FAQs on Cosmetics Registration and Filing in China – Safety Assessments
Cosmetics and Daily Care Products
China
Cosmetics
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We've translated a selection of some of the latest FAQs on cosmetics registration and filing in China with a focus on safety assessments to help you understand the current requirements.

Q: How do you conduct safety assessments for cosmetic products that must be used with instruments or tools?

A: According to Article 34 of the Provisions on the Management of Cosmetic Registration and Filing Data, the registrant and the filer shall conduct product safety assessments in accordance with the requirements of the technical guidelines related to the safety assessment of cosmetics and form a product safety assessment report. In terms of cosmetics that must be used with instruments or tools (those that only help to apply cosmetics to skin, including brushes and air cushions, as well as hair curling tools, are exempted), the safety under the use of instruments or tools should be evaluated. Information on whether the instrument or tool has the function of cosmetics during use, whether it participates in the reproduction of cosmetics, and whether it changes the mechanism of action between the product and the skin should be provided.

Q: What are the requirements for the submission of cosmetic safety assessment materials?

A: Based on the announcement of the National Medical Products Administration (NMPA) on the issuance of the Technical Guidelines for Cosmetics Safety Assessment (2021 Edition), from January 1, 2022, cosmetic registrants and filers must conduct cosmetic safety assessments and submit product safety assessment materials in accordance with the requirements of the Technical Guidelines before applying for the registration of special cosmetics or the filing of ordinary cosmetics. Before May 1, 2024, cosmetic registrants and filers may submit simplified product safety assessment reports in accordance with the requirements of the Technical Guidelines.

Q: How is the safety of fragrances evaluated?

A: The highest historical fragrance usage recorded in the Inventory of Existing Cosmetic Ingredients in China (2021 Edition) cannot be used as evidence for evaluation. Fragrance should be evaluated according to the principles and requirements of the Technical Guidelines for Cosmetics Safety Assessment, or the documents certifying that the fragrance used in the product meets the requirements of the International Fragrance Association (IFRA) practices or regulations, or the relevant national standards for China should be provided.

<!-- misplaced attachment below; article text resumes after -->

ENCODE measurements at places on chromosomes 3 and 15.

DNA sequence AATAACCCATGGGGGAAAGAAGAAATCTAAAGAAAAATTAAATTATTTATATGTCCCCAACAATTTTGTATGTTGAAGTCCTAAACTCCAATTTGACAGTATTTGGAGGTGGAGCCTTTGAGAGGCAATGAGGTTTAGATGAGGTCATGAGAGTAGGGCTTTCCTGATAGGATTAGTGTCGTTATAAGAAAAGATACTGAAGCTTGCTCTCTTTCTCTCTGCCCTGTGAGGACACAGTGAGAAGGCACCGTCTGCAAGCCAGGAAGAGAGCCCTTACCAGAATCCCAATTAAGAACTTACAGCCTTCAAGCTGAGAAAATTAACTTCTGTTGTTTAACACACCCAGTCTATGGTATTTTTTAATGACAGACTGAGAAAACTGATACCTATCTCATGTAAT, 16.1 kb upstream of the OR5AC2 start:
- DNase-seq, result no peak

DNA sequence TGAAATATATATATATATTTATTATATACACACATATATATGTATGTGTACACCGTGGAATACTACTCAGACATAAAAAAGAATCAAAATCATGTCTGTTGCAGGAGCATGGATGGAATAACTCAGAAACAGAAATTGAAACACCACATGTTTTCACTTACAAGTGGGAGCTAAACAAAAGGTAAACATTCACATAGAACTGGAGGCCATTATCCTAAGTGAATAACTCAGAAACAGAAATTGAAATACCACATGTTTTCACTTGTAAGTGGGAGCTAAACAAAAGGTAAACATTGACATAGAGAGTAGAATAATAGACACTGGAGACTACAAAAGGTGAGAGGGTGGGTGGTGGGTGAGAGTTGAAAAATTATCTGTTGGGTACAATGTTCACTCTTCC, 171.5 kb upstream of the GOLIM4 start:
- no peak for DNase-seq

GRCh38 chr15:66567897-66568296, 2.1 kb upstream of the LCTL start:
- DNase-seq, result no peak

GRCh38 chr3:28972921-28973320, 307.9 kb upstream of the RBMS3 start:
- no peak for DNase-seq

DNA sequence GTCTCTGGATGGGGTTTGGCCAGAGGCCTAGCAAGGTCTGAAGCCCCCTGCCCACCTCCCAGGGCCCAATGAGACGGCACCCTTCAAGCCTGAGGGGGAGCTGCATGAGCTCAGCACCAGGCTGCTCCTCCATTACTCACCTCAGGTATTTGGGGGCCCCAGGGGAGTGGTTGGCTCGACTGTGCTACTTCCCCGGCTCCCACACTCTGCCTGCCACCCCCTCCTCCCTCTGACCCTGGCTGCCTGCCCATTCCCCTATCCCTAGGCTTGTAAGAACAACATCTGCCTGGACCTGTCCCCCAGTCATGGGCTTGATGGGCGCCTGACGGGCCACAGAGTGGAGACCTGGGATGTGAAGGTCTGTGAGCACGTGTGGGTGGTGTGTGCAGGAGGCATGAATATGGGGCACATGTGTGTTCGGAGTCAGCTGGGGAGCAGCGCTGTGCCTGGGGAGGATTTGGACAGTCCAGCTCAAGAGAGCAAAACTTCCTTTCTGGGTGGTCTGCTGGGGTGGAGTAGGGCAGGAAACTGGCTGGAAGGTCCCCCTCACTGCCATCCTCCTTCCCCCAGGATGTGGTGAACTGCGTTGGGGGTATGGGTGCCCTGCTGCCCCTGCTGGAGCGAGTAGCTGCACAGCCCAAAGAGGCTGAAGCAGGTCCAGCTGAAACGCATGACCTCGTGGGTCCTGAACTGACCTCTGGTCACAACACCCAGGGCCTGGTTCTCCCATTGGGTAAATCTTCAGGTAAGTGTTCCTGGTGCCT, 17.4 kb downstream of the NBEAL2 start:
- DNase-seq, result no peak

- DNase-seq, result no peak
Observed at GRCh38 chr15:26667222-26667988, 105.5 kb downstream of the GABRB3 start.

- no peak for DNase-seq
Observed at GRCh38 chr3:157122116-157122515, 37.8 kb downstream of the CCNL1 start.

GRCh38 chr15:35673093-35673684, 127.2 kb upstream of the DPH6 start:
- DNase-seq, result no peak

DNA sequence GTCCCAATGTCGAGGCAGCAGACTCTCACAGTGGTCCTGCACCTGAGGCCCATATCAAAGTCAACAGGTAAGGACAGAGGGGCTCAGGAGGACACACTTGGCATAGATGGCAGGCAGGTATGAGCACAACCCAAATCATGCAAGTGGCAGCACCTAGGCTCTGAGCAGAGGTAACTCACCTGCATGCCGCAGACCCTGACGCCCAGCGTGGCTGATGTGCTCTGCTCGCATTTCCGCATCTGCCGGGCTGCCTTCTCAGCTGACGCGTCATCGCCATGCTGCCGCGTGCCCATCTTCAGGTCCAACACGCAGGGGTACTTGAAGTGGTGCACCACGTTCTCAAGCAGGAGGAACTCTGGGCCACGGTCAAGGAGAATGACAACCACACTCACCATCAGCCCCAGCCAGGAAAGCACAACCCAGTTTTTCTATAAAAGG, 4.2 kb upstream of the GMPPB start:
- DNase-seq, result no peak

Q: What information should be provided when evaluating nanomaterials?

A: When conducting safety assessments on products containing nanomaterials, the raw material quality specification issued by the manufacturer, and the safety assessment materials based on the quality specification of the raw material and the amount of formula used must be provided.

Q: Is it possible for titanium dioxide to be used as both a sunscreen and a physical whitening agent during product declaration? What should we pay attention to when submitting the products for evaluation?

A: According to the Safety and Technical Standards for Cosmetics (2015 Edition), titanium dioxide is approved for use as a sunscreen and colorant. When it is used as a sunscreen, the concentration is limited to 25%. If titanium dioxide should be used both as a sunscreen and a physical whitening agent in a product, enterprises may refer to the limit requirements for sunscreen. However, it should be noted that if nano titanium dioxide is added, the safety of the ingredient must be further discussed.

Q: Is it possible to calculate the average daily consumption of hand and neck membranes? What documents can be used as a reference when calculating the average daily consumption of essential oils?

A: The average daily usage of the product mainly depends on the:

  • use method – rinse-off or leave-on,
  • frequency of use, and
  • position of use.

Related enterprises may calculate the average daily consumption as per the design of the products, or the average exposed skin surface area, and average daily exposure level, issued by domestic and foreign authorities.

Common references include:

  • SCCS Notes of Guidance for the testing of cosmetic awards and their safety evaluation;
  • CFTA Safety Evaluation Guidelines; and
  • Guidelines for Cosmetic Safety Assessment issued by Japan Cosmetic Industry Federation; Research data of the Netherlands National Institute of Public Health and Environment on cosmetic exposure.

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